According to this site,
For pH values below 4.0, ferrous oxide (FeO) is soluble. Thus, the
oxide dissolves as it is formed rather than depositing on the metal
surface to form a film.
Once ferrous oxid (i.e. iron oxid) becomes soluble, your body is able to metabolise it. Your body is able to regulate iron levels to some extent, so while it doesn't seem likely that this, on its own, would lead to iron poisoning, anyone taking iron supplements might want to avoid cooking canned tomatoes in cast-iron. Fresh tomatoes have a pH between 4.3 and 4.9 according to this online source and should be alright.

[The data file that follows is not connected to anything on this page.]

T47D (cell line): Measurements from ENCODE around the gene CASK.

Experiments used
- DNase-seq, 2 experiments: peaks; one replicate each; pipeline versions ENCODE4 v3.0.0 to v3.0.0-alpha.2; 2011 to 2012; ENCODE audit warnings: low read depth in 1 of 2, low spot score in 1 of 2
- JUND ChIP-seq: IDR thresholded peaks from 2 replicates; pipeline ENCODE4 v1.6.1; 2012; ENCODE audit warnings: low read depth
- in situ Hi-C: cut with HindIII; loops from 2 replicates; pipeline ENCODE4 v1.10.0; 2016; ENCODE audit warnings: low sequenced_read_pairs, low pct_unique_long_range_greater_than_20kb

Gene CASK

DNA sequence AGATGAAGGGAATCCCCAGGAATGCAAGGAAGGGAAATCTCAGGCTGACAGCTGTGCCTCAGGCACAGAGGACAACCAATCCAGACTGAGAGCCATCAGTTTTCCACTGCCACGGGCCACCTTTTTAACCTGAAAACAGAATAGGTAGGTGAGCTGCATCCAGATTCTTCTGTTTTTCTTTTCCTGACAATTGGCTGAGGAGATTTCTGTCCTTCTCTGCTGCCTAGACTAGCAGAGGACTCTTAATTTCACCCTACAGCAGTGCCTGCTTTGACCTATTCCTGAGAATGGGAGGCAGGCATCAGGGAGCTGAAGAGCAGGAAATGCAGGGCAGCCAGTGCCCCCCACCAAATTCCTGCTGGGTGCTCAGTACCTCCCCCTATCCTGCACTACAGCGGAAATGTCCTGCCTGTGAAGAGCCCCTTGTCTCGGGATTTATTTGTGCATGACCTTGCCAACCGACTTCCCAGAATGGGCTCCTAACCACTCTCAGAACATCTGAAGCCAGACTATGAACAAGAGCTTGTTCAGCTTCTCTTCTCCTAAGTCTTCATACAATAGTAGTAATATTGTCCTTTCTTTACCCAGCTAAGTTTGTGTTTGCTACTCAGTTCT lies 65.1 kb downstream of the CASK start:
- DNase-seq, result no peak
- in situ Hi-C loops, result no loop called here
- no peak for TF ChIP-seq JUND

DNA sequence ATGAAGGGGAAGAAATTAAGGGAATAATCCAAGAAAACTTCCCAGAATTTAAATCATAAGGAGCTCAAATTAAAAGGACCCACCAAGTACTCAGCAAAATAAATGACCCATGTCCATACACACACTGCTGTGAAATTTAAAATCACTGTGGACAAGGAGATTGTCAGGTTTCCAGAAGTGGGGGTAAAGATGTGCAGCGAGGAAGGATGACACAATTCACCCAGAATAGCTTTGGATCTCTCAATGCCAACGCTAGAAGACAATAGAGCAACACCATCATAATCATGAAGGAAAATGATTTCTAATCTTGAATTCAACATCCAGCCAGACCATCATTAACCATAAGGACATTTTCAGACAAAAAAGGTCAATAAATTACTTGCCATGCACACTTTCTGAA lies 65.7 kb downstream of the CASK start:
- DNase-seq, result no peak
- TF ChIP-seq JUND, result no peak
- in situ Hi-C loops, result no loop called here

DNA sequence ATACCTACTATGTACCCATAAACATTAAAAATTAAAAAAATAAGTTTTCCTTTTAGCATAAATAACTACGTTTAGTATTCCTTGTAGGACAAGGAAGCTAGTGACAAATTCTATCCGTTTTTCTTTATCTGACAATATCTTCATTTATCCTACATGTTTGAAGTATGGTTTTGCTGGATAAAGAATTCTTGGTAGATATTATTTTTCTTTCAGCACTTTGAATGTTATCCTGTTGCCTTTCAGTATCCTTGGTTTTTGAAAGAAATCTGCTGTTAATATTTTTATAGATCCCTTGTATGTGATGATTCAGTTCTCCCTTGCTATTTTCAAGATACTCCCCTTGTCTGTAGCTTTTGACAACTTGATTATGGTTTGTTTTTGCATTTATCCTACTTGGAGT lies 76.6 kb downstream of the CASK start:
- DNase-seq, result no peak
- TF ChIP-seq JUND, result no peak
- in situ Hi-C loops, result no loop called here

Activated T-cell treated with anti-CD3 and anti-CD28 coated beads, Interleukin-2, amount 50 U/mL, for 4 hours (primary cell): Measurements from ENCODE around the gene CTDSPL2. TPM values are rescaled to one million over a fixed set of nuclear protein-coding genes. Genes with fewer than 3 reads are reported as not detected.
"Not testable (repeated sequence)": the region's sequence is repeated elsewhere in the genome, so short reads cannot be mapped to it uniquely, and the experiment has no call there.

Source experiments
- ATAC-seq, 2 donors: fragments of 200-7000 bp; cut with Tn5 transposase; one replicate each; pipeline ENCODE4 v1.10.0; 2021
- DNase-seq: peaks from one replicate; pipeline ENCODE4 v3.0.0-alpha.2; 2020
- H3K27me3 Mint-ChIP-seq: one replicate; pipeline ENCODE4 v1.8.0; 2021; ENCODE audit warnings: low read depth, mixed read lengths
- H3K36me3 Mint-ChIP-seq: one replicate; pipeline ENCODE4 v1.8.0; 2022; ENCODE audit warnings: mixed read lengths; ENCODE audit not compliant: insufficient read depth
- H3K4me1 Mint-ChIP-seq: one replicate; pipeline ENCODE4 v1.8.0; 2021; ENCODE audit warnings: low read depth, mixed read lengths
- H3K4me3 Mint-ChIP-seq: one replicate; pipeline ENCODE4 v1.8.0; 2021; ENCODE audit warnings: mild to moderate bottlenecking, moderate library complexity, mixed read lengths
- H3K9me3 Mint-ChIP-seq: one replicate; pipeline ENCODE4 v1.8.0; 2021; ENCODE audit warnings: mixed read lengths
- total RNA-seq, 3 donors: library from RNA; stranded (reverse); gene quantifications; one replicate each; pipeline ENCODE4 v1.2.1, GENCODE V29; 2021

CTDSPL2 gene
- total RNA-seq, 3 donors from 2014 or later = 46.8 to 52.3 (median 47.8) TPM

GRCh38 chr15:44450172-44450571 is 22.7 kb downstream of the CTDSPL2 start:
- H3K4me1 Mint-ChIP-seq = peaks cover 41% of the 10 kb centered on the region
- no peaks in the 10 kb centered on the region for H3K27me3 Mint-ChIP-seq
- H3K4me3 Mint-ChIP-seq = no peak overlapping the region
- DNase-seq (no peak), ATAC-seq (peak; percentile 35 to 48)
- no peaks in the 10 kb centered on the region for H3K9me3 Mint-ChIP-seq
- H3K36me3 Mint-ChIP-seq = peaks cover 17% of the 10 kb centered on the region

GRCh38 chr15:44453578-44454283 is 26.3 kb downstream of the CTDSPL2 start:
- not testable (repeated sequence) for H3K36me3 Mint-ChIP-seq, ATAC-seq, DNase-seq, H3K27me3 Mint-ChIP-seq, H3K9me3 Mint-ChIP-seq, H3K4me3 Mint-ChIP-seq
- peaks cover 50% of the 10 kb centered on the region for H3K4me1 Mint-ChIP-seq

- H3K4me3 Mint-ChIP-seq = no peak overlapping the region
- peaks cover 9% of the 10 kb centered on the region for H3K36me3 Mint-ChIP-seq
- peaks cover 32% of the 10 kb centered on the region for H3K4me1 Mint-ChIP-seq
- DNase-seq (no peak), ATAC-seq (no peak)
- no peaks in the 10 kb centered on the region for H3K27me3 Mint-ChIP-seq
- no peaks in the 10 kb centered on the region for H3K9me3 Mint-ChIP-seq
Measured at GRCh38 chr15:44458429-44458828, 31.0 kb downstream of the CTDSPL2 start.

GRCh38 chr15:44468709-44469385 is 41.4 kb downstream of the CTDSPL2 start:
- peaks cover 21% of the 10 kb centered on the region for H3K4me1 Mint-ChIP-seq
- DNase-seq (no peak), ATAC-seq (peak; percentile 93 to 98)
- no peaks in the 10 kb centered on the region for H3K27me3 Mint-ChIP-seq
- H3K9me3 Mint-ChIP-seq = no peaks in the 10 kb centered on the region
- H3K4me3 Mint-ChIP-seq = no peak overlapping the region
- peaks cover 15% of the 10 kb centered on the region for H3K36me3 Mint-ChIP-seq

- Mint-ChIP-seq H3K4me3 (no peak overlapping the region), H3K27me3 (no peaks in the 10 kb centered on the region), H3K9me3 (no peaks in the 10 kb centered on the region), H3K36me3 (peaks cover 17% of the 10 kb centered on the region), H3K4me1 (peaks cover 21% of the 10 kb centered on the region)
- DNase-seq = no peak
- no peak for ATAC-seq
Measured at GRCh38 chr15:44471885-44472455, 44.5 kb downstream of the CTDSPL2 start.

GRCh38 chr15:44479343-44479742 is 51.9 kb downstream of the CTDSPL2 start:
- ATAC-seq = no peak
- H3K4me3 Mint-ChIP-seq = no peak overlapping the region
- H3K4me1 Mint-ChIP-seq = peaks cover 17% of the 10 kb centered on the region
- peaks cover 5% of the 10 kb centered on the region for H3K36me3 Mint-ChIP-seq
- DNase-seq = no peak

Note also, from the site in my first link, iron corrosion increases drastically below a pH of around 3.8. If spiceyokooko is correct, and the pH value range for canned tomato is between 3.5 and 4.5, I think you would do well to measure the pH value of your tomatoes before using cast-iron. There are various inexpensive pH test kits and instruments available. It's quite likely that your pharmacy stocks alkacid paper or similar.
I also recommend you read this excellent answer about cooking wine and vinegar in cast-iron.